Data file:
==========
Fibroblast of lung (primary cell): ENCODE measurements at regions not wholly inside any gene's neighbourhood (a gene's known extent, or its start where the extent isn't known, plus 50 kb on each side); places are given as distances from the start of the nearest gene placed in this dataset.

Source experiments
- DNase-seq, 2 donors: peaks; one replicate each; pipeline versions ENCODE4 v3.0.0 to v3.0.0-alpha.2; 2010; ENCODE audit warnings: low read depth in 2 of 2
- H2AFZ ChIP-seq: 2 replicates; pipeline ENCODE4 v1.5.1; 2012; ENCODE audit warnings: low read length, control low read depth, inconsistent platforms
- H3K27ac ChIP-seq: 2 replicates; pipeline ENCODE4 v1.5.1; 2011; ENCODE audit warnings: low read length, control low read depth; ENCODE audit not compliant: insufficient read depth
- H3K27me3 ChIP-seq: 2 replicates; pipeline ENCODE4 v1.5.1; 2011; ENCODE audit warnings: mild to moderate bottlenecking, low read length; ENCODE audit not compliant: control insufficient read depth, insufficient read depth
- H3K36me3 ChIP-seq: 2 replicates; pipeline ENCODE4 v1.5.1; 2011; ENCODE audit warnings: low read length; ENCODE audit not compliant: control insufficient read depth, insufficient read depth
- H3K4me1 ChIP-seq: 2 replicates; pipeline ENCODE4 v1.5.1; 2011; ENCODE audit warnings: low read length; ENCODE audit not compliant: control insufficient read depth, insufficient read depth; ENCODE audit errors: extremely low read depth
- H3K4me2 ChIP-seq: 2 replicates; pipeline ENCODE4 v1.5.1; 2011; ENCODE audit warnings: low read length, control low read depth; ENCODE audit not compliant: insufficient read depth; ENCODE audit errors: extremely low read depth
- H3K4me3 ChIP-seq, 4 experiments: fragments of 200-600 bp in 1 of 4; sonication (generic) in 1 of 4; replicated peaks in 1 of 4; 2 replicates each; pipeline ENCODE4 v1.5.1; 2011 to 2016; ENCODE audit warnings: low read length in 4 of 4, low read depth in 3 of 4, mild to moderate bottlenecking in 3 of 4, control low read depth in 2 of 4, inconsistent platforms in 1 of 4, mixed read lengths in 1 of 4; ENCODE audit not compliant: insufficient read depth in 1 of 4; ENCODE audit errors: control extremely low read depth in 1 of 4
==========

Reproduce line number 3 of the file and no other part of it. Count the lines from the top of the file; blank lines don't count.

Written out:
- DNase-seq, 2 donors: peaks; one replicate each; pipeline versions ENCODE4 v3.0.0 to v3.0.0-alpha.2; 2010; ENCODE audit warnings: low read depth in 2 of 2